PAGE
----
Now think of a scenario in which the health of the enterprise is pretty awesome but all of a sudden the enterprise finds itself close to dying. A serious disaster has struck the enterprise, for example an earth quake hitting the data center, a tsunami has taken its toll or a revolution has overthrown the stability of the country. In this case you're faced with a situation in which the business continuity of the enterprise is at risk. You're required to ensure that those parts of the business that are crucial for its continuity are taken care of and running as always. Which from an IT perspective means those systems that are crucial need to be up and running, most likely at an alternative site. And here's the multi-million dollar question, literally, what are the crucial systems?
In the old days this was simple, the was only one system, the mainframe, you needed 2 of them to be ready for whatever disaster. Nowadays this is not that simple. Systems depend on each other, have different designations and different technologies. More uses and a variety of uses as well. So how do you determine what's crucial and what's not? Business processes to the rescue.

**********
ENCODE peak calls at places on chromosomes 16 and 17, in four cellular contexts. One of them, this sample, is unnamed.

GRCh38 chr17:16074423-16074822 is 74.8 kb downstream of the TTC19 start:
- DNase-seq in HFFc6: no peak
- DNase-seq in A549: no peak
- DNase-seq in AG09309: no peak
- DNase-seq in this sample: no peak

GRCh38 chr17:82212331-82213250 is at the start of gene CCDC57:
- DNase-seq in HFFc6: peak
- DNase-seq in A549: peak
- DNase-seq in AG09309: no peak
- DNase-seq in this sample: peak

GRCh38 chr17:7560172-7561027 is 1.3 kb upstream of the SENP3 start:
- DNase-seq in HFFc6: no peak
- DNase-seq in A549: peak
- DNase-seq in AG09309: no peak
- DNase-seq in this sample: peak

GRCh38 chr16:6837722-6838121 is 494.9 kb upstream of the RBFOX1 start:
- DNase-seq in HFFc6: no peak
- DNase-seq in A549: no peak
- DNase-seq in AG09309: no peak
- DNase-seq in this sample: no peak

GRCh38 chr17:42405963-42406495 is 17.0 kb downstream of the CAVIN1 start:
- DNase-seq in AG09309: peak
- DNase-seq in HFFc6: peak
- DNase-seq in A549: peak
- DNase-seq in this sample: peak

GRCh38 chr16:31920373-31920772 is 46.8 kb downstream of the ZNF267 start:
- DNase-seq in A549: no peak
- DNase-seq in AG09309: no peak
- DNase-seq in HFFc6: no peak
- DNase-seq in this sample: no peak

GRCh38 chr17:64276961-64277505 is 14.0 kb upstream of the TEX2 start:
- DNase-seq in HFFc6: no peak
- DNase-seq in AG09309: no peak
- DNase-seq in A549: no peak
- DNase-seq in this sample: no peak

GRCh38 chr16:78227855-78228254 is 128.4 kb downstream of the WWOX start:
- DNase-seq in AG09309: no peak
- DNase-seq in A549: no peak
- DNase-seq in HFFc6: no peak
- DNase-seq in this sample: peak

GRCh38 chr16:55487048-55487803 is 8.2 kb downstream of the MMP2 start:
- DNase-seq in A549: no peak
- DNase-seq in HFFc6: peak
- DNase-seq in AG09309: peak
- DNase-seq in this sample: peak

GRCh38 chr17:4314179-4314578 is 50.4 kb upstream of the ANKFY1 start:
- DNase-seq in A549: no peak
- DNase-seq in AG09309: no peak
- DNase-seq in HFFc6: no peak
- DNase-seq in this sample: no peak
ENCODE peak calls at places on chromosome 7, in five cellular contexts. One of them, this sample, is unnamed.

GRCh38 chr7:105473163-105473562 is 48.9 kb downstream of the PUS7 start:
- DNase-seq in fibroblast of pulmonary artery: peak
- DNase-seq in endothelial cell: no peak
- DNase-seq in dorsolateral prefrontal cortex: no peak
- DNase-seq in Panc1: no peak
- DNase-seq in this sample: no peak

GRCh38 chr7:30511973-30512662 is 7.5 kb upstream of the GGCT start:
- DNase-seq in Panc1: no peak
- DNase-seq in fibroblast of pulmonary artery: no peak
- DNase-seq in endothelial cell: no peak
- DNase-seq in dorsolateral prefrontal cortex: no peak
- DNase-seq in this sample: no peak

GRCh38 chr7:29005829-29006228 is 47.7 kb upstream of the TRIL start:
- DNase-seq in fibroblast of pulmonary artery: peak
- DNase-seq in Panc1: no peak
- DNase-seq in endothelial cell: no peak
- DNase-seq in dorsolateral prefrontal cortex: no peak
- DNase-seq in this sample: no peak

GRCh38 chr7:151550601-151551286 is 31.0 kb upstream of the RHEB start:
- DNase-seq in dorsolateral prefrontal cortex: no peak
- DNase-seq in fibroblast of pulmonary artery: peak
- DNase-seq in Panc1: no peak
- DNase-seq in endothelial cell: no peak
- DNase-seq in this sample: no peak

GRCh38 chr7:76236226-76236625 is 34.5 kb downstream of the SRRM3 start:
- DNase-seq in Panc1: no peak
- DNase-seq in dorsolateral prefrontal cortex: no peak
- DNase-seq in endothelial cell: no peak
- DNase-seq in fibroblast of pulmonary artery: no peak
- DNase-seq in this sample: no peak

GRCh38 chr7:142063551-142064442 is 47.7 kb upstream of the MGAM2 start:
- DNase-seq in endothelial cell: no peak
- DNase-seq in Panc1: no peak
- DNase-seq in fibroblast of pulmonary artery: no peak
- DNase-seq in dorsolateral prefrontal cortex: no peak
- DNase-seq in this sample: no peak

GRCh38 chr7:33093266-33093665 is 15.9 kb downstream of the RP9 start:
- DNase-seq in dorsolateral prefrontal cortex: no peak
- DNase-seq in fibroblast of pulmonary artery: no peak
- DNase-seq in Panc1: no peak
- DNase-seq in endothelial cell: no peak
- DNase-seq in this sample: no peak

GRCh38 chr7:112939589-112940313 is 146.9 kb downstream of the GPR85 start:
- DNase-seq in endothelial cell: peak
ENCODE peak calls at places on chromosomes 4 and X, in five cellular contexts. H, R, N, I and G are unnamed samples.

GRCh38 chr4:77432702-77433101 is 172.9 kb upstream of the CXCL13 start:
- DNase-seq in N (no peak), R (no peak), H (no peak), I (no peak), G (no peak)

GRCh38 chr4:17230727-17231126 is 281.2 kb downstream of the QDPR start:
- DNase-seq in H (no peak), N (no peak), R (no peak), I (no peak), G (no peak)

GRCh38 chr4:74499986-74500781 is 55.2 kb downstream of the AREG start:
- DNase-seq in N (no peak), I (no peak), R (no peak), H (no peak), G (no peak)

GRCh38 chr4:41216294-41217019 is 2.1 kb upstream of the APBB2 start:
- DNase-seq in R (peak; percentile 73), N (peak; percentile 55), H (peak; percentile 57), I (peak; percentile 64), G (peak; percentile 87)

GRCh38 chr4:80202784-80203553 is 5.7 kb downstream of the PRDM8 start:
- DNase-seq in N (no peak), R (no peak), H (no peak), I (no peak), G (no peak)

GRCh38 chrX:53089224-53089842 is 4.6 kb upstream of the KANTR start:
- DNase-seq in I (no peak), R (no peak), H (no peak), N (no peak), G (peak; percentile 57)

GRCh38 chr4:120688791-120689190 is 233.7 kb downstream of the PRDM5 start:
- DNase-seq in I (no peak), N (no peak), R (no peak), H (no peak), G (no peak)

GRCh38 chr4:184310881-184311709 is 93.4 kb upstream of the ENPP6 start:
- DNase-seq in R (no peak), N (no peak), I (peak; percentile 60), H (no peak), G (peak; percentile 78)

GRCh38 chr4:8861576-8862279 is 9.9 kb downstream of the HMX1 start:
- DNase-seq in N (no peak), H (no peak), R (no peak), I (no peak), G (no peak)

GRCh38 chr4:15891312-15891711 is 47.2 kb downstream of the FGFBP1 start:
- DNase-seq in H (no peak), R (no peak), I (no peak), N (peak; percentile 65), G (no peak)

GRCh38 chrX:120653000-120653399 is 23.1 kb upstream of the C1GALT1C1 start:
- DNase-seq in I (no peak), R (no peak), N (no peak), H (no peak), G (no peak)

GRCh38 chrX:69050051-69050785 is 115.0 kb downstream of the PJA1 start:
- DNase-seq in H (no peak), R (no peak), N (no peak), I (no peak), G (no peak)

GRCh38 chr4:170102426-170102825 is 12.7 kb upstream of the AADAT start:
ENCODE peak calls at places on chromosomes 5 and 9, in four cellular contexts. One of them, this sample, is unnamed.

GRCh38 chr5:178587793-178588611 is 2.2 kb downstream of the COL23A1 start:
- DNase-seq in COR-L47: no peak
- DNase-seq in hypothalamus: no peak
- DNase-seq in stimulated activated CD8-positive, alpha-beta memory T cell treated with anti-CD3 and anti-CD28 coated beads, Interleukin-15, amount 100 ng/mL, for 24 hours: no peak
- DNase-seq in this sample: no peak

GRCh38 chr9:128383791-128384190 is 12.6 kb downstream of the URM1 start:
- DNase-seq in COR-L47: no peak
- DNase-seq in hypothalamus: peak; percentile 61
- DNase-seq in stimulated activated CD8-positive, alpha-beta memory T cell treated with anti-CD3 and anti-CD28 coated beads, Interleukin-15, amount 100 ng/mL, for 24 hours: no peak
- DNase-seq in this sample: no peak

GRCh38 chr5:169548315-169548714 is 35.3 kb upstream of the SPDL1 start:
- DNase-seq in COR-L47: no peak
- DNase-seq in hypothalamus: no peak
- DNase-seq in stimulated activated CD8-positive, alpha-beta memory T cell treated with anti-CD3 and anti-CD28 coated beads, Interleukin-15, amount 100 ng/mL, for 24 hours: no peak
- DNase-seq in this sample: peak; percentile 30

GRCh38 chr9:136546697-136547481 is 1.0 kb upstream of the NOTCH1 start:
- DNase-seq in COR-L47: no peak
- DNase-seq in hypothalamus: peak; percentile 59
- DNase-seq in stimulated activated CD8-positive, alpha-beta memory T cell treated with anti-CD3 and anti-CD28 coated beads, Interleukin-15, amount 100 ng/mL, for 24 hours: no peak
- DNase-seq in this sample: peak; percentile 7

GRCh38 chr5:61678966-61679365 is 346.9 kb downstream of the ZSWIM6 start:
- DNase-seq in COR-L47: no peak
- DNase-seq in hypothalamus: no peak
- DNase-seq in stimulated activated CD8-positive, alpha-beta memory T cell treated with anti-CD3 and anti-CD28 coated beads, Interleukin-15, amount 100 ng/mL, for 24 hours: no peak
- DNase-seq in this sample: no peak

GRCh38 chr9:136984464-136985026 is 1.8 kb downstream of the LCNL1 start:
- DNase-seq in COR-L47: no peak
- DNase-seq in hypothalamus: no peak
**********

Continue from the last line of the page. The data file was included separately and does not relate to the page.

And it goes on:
Look at the processes that are crucial, the systems used in those are crucial. Look at the costs of making these redundant and see if the 'manual' option is viable as well. For those systems where there can not be a manual alternative you spend the dollars to make them disaster recoverable. While doing so, don't forget to keep in mind the RTO ( Recovery Time Objective) and RPO (Recovery Point Objective) of these systems and obviously also the Confidentiality, Integrity and Availability (CIA) rating of the required information.
As you should understand by now, the business process is key in all of this. And there is no point in spending time and money on IT without knowing what processes are being served and how crucial these are.
As always, I'm more than happy to read your comments and learn from them. Happy to feedback as well on any of your questions and maybe other may answer them as well.